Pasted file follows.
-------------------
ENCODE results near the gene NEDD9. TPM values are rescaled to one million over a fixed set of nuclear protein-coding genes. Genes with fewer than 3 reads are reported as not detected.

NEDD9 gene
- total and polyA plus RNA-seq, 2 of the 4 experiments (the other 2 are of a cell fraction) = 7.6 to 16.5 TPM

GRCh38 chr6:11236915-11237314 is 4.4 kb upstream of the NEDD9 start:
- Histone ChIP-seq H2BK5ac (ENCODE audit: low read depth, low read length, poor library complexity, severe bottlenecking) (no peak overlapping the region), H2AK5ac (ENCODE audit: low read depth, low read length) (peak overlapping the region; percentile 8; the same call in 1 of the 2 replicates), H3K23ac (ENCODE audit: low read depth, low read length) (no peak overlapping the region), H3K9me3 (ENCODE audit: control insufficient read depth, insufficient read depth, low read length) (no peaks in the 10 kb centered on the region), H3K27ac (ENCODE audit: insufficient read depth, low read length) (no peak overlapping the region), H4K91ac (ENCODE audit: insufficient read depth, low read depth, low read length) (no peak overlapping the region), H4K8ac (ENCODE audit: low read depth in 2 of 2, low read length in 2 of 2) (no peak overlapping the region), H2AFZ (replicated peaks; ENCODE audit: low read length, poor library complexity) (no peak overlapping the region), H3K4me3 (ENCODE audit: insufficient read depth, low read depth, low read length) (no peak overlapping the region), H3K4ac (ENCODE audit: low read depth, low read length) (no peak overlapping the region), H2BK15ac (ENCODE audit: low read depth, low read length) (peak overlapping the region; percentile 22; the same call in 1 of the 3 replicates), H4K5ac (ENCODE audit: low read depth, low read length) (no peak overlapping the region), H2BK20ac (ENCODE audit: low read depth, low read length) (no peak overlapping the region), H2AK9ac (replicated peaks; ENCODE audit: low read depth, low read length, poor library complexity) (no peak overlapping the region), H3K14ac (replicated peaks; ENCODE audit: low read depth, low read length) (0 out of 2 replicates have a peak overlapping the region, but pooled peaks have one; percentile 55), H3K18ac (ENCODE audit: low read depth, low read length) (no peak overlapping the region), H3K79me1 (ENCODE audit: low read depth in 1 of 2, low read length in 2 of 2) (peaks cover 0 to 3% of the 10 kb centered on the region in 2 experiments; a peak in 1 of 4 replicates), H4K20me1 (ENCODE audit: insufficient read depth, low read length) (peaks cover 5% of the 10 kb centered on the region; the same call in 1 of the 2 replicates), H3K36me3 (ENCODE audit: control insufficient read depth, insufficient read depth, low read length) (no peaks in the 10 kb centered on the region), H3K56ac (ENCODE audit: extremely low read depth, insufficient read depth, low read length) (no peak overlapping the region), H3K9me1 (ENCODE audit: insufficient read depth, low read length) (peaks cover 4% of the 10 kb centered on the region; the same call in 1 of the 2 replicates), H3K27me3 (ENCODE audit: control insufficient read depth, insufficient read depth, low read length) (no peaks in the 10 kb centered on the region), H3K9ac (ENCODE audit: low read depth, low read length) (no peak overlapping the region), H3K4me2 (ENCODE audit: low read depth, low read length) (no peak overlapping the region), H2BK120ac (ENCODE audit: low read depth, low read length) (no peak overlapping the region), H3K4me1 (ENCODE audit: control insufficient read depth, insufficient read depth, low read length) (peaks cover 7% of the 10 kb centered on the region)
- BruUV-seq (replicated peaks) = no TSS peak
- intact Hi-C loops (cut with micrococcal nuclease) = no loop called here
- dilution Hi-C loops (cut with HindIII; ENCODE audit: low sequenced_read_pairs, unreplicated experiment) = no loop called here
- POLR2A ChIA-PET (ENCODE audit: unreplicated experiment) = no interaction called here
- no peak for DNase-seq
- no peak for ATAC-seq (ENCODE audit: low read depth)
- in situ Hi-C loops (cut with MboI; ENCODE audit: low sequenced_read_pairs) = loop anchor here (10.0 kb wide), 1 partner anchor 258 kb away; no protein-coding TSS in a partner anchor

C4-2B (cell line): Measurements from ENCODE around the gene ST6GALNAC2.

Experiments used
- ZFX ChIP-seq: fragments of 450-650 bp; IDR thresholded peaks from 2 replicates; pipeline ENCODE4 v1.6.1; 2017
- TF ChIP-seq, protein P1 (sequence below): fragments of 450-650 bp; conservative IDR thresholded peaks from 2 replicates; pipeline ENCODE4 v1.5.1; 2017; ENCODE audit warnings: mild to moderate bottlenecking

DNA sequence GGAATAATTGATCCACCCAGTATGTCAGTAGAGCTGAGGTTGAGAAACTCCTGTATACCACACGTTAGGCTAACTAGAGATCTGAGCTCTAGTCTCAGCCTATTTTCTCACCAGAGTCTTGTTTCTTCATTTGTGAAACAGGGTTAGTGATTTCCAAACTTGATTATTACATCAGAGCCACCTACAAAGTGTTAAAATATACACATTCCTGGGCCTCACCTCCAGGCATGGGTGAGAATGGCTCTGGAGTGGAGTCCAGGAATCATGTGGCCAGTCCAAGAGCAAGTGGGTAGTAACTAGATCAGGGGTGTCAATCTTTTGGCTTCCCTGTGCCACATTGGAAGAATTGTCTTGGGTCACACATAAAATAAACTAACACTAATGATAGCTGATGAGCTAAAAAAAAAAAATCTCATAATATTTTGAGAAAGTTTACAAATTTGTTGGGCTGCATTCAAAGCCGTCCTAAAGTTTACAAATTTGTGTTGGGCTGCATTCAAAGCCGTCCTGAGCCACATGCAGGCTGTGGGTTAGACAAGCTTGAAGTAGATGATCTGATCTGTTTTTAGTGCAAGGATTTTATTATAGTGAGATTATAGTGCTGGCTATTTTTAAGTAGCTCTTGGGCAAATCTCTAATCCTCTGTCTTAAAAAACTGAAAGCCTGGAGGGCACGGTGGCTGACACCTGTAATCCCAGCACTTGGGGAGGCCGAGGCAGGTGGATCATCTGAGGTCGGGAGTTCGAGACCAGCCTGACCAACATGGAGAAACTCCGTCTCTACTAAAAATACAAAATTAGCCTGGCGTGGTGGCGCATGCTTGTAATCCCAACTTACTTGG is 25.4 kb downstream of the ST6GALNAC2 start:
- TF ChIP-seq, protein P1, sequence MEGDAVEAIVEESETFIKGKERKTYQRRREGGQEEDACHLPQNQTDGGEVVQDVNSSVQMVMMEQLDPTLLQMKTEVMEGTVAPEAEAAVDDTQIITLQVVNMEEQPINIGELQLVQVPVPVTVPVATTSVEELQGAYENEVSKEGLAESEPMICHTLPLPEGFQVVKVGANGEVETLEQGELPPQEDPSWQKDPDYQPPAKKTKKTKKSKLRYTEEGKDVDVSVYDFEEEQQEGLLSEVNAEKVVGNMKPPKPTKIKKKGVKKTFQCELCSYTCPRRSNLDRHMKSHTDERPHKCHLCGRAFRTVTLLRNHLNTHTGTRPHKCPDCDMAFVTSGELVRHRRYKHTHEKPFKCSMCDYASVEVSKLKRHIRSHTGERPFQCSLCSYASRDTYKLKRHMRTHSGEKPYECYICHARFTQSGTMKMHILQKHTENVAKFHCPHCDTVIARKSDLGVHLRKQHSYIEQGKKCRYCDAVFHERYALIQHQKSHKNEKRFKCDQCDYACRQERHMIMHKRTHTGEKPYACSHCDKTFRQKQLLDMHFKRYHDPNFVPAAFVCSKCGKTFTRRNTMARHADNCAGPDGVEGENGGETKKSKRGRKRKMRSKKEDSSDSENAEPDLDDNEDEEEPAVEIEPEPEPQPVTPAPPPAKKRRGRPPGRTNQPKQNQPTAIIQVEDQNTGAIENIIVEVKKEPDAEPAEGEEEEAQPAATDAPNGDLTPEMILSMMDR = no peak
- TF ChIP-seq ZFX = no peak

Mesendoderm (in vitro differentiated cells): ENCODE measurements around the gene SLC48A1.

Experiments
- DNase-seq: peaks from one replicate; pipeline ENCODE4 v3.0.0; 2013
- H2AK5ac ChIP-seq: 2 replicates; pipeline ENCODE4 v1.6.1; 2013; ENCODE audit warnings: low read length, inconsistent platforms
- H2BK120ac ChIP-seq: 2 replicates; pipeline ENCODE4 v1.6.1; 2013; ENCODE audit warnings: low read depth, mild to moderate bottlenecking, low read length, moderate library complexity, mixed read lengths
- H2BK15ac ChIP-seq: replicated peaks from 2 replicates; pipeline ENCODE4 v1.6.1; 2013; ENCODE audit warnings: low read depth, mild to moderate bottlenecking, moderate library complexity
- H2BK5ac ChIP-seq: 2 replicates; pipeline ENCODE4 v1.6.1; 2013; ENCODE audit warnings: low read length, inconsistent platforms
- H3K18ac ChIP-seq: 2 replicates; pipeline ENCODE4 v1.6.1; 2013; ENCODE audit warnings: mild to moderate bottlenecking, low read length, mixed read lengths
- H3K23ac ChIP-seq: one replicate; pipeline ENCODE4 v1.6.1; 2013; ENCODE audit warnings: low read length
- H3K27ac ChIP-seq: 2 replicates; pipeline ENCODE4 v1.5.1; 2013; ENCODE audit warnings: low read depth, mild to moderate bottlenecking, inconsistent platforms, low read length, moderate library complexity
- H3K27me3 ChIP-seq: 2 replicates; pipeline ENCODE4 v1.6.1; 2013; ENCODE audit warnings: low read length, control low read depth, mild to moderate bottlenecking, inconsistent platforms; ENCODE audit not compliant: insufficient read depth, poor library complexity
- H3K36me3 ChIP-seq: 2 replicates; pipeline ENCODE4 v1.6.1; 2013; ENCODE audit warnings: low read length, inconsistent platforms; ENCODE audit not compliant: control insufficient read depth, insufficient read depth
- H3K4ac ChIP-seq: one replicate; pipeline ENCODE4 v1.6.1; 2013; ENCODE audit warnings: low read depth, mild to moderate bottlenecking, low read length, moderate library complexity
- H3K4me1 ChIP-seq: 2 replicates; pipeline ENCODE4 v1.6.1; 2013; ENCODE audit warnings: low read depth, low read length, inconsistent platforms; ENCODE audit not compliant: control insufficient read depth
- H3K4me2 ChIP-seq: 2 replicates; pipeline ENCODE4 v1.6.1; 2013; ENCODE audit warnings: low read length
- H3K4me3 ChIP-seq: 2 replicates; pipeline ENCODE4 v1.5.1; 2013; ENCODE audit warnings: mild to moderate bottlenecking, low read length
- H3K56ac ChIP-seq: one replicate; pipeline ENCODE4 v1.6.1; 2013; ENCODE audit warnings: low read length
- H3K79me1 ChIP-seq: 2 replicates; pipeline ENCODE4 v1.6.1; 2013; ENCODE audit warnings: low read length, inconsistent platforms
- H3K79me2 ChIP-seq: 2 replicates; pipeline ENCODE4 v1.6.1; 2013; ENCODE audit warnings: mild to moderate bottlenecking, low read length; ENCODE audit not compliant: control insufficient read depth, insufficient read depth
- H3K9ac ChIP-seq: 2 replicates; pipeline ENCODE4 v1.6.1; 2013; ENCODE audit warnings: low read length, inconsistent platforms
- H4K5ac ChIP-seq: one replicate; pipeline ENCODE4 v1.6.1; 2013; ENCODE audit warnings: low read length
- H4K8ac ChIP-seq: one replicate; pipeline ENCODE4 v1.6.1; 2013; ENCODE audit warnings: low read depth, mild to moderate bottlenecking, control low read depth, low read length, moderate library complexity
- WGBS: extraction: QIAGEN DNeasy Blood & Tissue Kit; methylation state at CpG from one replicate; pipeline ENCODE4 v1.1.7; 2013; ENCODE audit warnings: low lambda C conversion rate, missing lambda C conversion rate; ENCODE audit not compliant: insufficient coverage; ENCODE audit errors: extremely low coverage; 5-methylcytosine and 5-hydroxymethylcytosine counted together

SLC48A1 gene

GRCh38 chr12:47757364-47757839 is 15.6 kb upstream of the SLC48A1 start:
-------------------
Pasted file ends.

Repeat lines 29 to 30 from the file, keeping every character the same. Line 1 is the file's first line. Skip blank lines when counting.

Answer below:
- H3K27ac ChIP-seq: 2 replicates; pipeline ENCODE4 v1.5.1; 2013; ENCODE audit warnings: low read depth, mild to moderate bottlenecking, inconsistent platforms, low read length, moderate library complexity
- H3K27me3 ChIP-seq: 2 replicates; pipeline ENCODE4 v1.6.1; 2013; ENCODE audit warnings: low read length, control low read depth, mild to moderate bottlenecking, inconsistent platforms; ENCODE audit not compliant: insufficient read depth, poor library complexity